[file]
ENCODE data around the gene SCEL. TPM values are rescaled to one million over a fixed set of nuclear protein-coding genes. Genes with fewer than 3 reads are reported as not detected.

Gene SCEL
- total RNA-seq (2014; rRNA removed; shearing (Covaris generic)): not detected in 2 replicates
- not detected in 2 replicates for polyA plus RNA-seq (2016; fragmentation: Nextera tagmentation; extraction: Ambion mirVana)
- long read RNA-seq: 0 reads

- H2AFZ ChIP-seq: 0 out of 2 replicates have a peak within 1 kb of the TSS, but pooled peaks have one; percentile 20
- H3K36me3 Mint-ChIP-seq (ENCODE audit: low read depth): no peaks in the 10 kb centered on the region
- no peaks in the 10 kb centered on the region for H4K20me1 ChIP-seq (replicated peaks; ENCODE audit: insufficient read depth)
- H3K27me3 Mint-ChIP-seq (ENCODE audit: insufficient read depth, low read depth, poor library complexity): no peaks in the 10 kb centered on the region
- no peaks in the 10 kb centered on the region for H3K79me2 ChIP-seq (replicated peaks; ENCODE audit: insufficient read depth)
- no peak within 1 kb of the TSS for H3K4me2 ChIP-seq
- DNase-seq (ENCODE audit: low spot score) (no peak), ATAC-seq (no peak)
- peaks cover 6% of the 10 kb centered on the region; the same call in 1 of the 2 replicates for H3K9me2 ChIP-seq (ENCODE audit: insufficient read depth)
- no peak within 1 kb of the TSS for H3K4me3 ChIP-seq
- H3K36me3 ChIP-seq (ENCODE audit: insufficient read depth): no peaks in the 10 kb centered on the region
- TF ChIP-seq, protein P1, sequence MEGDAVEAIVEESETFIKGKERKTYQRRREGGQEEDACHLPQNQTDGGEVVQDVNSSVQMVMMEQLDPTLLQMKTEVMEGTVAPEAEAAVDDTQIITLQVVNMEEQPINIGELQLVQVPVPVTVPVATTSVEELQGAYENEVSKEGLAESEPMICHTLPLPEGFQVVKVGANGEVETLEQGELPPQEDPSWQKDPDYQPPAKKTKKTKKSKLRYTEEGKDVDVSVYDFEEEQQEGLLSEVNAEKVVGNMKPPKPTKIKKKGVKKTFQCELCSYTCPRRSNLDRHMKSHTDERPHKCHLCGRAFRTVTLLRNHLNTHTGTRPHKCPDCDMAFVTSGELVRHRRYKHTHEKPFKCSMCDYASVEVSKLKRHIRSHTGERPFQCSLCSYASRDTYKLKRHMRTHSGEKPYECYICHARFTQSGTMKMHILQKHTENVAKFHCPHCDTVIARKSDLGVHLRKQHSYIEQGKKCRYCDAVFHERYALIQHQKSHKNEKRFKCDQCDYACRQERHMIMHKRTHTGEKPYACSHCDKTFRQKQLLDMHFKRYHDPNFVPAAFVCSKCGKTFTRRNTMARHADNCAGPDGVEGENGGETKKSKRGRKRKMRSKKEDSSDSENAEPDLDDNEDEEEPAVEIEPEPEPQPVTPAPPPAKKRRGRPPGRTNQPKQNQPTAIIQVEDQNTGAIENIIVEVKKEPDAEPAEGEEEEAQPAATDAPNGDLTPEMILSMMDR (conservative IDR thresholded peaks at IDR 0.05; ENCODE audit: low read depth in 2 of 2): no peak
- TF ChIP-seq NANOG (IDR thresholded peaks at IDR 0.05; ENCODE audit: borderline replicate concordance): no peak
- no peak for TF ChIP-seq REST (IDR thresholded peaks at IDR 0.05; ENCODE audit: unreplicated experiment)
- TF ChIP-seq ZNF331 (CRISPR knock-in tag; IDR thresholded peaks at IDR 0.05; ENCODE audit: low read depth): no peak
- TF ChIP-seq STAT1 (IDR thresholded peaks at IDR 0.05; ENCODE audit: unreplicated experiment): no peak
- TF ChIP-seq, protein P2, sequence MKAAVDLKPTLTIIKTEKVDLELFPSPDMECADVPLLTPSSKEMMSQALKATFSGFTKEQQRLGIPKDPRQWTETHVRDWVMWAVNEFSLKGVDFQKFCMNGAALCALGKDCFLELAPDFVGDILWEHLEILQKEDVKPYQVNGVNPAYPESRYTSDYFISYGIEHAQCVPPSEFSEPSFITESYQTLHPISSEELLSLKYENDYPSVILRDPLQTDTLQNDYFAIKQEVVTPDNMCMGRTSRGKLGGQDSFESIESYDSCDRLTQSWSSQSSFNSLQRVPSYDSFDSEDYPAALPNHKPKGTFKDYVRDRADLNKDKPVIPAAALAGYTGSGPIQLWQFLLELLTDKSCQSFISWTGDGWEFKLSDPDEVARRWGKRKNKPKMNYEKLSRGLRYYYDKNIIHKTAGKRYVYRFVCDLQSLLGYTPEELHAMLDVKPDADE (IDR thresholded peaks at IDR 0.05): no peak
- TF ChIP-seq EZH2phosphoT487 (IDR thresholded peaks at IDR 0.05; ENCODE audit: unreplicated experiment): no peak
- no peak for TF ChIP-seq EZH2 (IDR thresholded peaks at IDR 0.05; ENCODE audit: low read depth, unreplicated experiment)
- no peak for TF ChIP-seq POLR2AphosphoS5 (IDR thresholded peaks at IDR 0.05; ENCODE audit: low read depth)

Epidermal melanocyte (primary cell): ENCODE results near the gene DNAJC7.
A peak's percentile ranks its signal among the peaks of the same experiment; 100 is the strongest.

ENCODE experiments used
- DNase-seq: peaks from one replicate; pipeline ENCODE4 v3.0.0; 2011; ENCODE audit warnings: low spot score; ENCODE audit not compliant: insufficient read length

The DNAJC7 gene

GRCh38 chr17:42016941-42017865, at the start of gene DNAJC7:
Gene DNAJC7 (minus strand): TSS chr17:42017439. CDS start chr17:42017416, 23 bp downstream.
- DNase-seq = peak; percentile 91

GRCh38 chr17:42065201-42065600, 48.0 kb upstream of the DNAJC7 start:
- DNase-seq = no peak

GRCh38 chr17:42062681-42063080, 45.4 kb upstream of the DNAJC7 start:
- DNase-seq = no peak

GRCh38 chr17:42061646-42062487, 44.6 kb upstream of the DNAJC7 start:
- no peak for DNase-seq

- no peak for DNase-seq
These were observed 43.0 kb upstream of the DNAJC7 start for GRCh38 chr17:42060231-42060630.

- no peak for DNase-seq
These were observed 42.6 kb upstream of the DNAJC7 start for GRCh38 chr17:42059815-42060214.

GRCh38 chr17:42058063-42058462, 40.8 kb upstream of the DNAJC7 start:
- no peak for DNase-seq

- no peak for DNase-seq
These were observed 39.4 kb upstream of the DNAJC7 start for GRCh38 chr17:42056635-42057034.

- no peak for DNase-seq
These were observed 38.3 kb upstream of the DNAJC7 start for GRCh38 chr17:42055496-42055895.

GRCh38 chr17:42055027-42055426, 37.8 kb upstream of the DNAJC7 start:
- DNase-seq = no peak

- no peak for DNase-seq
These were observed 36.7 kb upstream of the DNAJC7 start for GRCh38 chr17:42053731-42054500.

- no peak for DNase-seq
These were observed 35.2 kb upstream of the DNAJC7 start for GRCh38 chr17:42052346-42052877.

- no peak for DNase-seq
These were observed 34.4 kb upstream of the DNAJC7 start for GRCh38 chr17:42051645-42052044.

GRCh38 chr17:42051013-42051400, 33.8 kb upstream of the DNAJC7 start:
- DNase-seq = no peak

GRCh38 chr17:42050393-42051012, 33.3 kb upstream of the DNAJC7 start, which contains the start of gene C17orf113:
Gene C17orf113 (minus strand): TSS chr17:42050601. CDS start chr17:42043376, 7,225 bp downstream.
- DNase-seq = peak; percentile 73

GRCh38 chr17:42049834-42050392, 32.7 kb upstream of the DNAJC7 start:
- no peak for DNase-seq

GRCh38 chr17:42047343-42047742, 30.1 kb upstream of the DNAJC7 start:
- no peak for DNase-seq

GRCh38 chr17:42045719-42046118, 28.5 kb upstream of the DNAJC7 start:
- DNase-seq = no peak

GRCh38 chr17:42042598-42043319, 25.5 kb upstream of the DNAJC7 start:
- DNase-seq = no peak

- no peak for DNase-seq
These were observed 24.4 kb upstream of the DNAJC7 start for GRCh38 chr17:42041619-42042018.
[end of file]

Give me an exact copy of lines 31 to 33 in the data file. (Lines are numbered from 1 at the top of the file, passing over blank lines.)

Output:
Gene DNAJC7 (minus strand): TSS chr17:42017439. CDS start chr17:42017416, 23 bp downstream.
- DNase-seq = peak; percentile 91

GRCh38 chr17:42065201-42065600, 48.0 kb upstream of the DNAJC7 start: